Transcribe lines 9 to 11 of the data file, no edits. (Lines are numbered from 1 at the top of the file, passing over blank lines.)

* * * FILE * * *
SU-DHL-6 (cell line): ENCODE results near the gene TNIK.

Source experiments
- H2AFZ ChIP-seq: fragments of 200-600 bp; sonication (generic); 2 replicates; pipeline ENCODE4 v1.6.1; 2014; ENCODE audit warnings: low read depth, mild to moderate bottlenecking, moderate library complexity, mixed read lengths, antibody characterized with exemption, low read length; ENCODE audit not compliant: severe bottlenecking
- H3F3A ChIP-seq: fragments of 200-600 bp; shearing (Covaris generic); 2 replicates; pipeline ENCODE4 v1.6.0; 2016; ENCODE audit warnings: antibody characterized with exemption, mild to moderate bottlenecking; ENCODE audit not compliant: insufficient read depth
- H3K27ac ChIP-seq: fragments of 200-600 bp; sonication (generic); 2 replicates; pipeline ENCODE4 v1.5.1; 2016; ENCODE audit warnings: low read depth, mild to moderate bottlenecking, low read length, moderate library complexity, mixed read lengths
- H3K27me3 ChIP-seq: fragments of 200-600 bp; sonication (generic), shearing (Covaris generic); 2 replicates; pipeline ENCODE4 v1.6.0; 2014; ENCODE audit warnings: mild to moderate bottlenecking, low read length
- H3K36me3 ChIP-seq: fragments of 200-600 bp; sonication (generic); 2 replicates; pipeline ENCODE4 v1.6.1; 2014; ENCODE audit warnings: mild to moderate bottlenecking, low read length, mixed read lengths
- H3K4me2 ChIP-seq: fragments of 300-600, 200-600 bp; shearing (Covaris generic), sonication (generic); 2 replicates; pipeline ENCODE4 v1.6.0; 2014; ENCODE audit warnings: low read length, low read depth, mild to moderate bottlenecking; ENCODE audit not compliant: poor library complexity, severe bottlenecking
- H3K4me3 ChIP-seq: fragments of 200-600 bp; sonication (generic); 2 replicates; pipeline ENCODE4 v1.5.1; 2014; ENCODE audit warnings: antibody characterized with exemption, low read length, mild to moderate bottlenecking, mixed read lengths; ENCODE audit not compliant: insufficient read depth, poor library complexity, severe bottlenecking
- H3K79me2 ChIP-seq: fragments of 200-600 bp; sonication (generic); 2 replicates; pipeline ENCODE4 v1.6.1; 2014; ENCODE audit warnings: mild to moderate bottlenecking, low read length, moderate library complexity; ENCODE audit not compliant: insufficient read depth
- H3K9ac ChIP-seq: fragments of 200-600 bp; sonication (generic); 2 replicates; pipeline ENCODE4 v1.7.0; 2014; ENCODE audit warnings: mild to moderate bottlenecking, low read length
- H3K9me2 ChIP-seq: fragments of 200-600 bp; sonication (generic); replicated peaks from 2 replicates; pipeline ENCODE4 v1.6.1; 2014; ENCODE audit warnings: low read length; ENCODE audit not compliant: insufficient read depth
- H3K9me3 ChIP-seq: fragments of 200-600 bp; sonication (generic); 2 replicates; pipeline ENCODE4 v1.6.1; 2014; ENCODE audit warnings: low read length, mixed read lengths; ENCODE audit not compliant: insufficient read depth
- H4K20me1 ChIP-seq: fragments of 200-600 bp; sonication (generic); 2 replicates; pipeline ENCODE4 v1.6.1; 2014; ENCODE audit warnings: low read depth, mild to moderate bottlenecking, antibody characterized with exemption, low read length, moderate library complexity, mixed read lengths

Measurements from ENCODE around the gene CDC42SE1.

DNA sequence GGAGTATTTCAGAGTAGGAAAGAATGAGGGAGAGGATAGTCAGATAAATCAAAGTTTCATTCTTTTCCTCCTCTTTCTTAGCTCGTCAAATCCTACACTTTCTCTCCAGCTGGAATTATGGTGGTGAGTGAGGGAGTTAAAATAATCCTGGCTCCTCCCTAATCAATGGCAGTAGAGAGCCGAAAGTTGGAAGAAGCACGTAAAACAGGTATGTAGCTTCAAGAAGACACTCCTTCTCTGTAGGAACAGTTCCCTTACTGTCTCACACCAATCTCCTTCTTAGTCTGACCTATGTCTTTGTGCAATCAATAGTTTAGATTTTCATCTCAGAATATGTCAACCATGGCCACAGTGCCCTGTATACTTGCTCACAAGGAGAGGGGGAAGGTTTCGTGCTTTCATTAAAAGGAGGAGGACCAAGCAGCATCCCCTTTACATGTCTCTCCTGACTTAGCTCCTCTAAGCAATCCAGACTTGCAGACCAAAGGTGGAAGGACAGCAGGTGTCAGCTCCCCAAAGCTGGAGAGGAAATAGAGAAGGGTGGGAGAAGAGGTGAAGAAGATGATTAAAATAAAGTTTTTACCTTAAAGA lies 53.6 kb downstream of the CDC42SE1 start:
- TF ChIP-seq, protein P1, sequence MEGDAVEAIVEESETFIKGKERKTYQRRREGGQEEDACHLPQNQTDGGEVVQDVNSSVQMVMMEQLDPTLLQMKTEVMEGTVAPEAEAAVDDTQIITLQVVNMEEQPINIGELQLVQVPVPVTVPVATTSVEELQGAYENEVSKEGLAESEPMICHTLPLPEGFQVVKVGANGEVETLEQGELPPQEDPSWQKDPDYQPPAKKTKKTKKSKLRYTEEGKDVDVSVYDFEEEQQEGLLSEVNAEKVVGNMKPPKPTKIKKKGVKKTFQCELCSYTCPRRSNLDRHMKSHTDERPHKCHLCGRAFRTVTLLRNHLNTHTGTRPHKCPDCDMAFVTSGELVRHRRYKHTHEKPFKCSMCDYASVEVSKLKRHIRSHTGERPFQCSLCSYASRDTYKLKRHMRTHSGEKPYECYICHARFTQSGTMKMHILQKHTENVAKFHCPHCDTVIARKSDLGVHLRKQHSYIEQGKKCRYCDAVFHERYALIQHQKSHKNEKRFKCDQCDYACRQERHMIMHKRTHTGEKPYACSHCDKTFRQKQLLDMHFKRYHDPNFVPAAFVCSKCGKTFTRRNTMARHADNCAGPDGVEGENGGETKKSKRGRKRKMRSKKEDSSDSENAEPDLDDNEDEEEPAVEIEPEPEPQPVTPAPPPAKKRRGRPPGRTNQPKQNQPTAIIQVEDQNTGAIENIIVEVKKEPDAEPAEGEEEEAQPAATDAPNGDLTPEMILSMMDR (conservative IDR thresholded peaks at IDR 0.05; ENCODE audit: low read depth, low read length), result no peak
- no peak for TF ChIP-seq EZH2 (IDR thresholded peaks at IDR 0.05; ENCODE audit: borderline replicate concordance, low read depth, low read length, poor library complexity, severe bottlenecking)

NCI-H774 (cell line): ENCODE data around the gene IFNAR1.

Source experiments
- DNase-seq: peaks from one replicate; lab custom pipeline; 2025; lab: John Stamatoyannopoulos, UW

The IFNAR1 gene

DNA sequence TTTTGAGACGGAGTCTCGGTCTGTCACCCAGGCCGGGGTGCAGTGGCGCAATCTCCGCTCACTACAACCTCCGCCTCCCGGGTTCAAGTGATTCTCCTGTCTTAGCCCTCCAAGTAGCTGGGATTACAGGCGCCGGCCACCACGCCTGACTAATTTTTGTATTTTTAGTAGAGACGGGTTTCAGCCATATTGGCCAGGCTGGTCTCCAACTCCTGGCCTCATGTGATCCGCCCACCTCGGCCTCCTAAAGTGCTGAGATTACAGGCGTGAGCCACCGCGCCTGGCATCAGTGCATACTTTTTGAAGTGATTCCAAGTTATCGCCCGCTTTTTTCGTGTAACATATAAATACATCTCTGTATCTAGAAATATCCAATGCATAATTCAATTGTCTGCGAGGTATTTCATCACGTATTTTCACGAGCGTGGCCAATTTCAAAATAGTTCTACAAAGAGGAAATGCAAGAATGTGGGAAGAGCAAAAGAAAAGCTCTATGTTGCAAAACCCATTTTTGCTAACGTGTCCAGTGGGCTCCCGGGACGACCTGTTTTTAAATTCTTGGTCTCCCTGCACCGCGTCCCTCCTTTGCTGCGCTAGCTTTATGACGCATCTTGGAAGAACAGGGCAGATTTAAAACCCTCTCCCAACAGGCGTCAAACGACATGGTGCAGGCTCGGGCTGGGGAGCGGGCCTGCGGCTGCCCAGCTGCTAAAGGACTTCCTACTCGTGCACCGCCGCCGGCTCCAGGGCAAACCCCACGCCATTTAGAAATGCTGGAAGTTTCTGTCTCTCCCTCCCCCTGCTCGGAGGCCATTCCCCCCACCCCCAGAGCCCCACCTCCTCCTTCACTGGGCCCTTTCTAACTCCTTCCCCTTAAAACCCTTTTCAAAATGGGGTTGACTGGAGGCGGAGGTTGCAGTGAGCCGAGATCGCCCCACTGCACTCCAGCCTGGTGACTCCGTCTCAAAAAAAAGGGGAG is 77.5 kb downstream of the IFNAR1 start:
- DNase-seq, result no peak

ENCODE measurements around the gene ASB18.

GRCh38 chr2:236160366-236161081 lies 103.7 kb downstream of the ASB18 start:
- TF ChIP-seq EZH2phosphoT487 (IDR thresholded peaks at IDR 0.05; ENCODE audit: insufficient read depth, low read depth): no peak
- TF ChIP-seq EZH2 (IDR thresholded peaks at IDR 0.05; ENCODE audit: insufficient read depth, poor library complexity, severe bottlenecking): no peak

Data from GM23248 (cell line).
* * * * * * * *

- H3K4me3 ChIP-seq: fragments of 200-600 bp; sonication (generic); 2 replicates; pipeline ENCODE4 v1.5.1; 2014; ENCODE audit warnings: antibody characterized with exemption, low read length, mild to moderate bottlenecking, mixed read lengths; ENCODE audit not compliant: insufficient read depth, poor library complexity, severe bottlenecking
- H3K79me2 ChIP-seq: fragments of 200-600 bp; sonication (generic); 2 replicates; pipeline ENCODE4 v1.6.1; 2014; ENCODE audit warnings: mild to moderate bottlenecking, low read length, moderate library complexity; ENCODE audit not compliant: insufficient read depth
- H3K9ac ChIP-seq: fragments of 200-600 bp; sonication (generic); 2 replicates; pipeline ENCODE4 v1.7.0; 2014; ENCODE audit warnings: mild to moderate bottlenecking, low read length